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JFC approves $28.3 million plan for settlement money

Delaware Public Media

Democrats on the Joint Finance Committee are doling out $28.3 million in legal settlement money to fund housing, education and crime reduction initiatives over objections from Republicans.



House Republicans wrote a letter to JFC saying they aren’t being fiscally prudent by spending this money now, instead of holding it to potentially plug budget gaps, if needed. GOP lawmakers blasted the committee for doing just that last year with parts of the settlement money.

Signed by House Minority Leader Danny Short (R-Seaford) and Whip Deborah Hudson (R-Brandywine Hundred), they say there's no reason to spend the money immediately and that they should wait until the final revenue projection released in June.

"You're stepping on the gas when we should be tapping the breaks," they wrote in the letter.

Sen. Dave Lawson, a Marydel Republican, also criticized the programs for being too focused on New Castle County and Wilmington.

But co-chair Sen. Harris McDowell (D-Wilmington North) pointed out the money going toward housing and other initiatives are awarded as competitive grants.


“I don’t know how the housing apparatus of everything works, but there’s nothing in here that says [earmarking funds for New Castle County] has to happen. It all has to be applied for and the applications have to be evaluated," McDowell said.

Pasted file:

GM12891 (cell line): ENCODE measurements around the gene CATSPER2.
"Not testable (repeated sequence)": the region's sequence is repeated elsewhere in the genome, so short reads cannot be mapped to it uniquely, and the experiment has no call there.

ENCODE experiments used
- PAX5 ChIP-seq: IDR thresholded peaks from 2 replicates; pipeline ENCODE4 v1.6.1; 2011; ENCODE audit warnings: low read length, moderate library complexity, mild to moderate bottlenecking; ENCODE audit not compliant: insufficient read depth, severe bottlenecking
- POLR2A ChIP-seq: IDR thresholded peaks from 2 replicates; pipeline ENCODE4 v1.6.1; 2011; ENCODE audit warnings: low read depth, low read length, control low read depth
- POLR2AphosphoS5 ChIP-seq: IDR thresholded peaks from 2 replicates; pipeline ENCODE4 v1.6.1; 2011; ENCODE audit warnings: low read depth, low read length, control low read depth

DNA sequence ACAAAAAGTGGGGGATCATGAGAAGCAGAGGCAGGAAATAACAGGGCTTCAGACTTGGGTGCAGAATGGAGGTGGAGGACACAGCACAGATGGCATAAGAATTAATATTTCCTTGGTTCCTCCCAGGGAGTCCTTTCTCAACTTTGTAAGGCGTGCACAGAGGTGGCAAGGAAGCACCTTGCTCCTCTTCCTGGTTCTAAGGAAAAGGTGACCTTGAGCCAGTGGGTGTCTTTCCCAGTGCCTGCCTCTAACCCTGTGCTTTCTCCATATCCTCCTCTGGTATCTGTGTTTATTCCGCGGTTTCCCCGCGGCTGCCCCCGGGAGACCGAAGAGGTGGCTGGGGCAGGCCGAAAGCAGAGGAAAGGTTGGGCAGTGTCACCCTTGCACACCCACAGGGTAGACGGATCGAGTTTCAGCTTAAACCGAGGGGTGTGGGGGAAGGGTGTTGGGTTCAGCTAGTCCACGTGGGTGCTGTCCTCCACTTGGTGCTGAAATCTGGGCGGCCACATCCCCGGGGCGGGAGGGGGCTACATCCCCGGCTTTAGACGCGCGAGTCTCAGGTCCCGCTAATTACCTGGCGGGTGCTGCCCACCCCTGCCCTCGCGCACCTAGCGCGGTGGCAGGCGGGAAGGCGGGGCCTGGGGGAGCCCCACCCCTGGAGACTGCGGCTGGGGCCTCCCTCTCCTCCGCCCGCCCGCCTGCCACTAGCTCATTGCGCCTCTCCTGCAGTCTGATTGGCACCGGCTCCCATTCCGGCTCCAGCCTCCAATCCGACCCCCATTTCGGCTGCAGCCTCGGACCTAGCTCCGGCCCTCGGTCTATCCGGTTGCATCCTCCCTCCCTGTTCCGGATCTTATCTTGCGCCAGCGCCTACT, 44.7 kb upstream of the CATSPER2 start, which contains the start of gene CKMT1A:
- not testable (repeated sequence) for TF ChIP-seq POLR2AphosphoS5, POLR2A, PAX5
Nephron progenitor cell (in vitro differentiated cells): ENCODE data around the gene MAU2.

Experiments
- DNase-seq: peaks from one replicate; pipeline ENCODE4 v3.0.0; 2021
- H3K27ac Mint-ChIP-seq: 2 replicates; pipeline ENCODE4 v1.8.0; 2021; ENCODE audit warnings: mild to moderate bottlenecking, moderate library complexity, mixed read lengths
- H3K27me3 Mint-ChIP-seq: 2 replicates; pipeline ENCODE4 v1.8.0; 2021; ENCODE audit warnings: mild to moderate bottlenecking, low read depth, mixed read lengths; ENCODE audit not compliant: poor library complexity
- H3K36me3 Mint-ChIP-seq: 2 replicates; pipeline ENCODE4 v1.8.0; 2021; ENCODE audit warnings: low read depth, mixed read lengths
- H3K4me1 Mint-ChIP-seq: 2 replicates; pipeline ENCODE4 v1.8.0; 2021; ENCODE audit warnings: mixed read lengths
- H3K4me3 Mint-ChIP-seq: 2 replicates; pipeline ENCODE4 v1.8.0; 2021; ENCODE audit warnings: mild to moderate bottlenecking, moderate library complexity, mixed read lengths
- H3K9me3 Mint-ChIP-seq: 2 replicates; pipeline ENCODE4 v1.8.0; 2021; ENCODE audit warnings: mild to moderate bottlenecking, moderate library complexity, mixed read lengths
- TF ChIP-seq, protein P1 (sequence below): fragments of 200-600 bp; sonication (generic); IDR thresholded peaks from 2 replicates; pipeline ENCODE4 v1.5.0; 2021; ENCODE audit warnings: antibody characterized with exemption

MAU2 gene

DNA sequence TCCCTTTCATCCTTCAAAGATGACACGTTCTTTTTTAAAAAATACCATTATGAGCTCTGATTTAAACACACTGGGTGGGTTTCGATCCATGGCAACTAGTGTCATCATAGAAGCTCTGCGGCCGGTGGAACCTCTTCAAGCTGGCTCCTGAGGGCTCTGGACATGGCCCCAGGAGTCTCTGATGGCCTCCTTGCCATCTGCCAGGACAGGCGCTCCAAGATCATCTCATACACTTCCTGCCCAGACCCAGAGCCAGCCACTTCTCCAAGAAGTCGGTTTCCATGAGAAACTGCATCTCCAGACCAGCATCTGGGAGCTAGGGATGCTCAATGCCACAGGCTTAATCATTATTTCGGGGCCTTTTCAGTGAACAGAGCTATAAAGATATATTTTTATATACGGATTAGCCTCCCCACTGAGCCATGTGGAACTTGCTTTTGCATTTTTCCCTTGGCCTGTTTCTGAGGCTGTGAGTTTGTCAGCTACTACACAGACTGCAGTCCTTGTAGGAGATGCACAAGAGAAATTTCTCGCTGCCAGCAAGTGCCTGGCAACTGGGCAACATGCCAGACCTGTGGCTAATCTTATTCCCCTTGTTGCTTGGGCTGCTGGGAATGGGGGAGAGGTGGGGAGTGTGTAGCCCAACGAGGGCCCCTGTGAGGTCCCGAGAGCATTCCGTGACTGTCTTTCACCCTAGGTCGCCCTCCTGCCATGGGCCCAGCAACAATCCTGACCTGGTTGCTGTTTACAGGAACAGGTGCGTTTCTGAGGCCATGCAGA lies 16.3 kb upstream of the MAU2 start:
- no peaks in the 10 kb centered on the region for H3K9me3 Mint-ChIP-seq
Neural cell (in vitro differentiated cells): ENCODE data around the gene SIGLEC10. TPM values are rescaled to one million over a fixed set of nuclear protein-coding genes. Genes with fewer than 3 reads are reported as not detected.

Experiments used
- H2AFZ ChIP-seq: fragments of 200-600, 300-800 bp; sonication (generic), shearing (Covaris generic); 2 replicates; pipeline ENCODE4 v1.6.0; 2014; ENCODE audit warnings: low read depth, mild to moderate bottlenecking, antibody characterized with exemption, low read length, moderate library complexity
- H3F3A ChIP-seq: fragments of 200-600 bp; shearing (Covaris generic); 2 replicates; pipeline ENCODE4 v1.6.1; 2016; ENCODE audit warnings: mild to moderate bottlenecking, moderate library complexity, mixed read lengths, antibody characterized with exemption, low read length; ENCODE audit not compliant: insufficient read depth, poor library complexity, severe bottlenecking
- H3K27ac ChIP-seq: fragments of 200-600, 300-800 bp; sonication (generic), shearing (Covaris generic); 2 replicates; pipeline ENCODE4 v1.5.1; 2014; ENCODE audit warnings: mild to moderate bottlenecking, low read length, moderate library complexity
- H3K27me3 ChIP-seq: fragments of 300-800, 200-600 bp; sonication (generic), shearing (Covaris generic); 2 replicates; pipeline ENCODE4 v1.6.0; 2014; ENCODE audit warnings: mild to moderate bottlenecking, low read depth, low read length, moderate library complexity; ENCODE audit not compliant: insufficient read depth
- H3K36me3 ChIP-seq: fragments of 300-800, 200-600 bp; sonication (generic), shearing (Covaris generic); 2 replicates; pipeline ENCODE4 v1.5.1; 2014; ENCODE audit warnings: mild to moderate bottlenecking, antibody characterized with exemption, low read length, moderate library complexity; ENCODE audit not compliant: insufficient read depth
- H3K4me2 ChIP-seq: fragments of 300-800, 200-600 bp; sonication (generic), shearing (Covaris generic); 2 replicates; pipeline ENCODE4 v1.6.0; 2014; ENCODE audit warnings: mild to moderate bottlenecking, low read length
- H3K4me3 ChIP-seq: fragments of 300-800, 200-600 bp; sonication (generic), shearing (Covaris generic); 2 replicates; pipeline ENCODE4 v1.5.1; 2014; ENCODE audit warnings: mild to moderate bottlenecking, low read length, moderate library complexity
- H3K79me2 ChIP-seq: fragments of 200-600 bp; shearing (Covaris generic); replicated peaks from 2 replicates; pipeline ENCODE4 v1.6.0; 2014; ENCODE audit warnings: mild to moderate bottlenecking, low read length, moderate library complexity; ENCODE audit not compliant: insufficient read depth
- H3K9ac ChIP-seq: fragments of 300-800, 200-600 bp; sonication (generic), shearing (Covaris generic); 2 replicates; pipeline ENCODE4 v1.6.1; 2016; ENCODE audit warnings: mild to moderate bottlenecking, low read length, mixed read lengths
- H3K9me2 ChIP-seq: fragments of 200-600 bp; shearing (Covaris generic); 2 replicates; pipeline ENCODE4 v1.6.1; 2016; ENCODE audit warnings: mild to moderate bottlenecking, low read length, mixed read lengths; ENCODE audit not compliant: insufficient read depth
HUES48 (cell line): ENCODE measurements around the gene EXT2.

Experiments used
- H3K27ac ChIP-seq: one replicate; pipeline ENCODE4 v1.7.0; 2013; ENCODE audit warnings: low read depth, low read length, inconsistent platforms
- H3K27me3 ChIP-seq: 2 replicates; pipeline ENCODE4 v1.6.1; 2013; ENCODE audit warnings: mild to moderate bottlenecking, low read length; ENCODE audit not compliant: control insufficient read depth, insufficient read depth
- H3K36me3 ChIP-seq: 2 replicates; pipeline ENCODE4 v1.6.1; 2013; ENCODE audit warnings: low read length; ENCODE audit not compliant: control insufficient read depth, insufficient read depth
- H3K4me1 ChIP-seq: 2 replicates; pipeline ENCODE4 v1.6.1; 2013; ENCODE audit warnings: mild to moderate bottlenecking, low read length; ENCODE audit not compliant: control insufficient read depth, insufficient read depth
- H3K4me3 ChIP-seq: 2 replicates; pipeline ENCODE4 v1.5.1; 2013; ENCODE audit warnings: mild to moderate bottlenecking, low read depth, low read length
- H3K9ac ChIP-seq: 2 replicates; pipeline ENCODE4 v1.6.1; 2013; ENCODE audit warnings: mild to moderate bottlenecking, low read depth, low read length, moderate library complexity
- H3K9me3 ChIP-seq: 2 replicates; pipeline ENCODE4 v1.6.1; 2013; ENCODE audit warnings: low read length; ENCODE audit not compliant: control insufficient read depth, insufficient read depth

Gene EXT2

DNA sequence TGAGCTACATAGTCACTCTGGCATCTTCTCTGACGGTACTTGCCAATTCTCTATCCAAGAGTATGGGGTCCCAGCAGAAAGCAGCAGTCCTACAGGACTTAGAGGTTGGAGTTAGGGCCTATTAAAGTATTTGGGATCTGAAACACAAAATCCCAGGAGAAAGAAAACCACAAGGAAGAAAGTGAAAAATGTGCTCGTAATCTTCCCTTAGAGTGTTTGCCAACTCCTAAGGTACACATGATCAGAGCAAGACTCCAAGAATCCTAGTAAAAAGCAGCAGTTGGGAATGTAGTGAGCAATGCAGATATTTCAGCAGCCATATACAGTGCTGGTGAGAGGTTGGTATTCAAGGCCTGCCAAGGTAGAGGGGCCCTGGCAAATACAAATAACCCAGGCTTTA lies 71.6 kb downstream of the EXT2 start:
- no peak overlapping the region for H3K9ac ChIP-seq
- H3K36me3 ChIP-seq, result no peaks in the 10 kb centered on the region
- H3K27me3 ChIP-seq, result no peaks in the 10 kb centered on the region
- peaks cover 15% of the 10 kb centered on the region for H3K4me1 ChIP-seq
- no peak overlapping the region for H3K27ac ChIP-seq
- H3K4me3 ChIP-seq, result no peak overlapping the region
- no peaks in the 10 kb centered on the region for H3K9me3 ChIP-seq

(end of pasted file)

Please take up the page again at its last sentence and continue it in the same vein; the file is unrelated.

Some from the GOP also questioned JFC’s ability to make the decision on its own, noting the constitution requires a three-quarter majority in both chambers to give state money to outside organizations.


McDowell wouldn’t commit to putting the plan into a piece of legislation.


“We’re going to put the funds available and then how that mechanism happens, we’ll look at that. We may go to a bill – we’ll probably go to a bill.”

The proposal from last week remained relatively unchanged, with Sen. Karen Peterson (D-Stanton) withdrawing her proposal to spend more cash on helping homeowners who suffered through the recent financial crisis.
Much of the money will go into buying run down properties and revitalizing them and the neighborhood in the process, as well as after school programs for Delaware students.

Other initiatives include expanding broadband internet access in Kent and Sussex Counties, as well as the state housing voucher program.

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